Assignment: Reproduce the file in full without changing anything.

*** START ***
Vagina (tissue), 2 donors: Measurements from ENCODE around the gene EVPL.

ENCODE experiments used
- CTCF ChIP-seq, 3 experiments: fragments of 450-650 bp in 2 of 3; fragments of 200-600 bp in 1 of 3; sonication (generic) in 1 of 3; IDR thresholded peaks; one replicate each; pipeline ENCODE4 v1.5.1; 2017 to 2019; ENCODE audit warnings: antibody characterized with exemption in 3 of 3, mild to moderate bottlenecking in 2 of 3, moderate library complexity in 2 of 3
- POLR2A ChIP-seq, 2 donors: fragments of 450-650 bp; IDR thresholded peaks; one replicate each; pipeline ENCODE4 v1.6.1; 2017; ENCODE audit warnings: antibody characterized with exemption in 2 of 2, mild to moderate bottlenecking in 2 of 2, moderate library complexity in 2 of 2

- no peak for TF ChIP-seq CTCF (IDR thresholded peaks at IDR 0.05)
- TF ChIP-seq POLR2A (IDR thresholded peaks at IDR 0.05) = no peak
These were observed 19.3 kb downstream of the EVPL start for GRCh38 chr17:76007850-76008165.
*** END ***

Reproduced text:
Vagina (tissue), 2 donors: Measurements from ENCODE around the gene EVPL.

ENCODE experiments used
- CTCF ChIP-seq, 3 experiments: fragments of 450-650 bp in 2 of 3; fragments of 200-600 bp in 1 of 3; sonication (generic) in 1 of 3; IDR thresholded peaks; one replicate each; pipeline ENCODE4 v1.5.1; 2017 to 2019; ENCODE audit warnings: antibody characterized with exemption in 3 of 3, mild to moderate bottlenecking in 2 of 3, moderate library complexity in 2 of 3
- POLR2A ChIP-seq, 2 donors: fragments of 450-650 bp; IDR thresholded peaks; one replicate each; pipeline ENCODE4 v1.6.1; 2017; ENCODE audit warnings: antibody characterized with exemption in 2 of 2, mild to moderate bottlenecking in 2 of 2, moderate library complexity in 2 of 2

- no peak for TF ChIP-seq CTCF (IDR thresholded peaks at IDR 0.05)
- TF ChIP-seq POLR2A (IDR thresholded peaks at IDR 0.05) = no peak
These were observed 19.3 kb downstream of the EVPL start for GRCh38 chr17:76007850-76008165.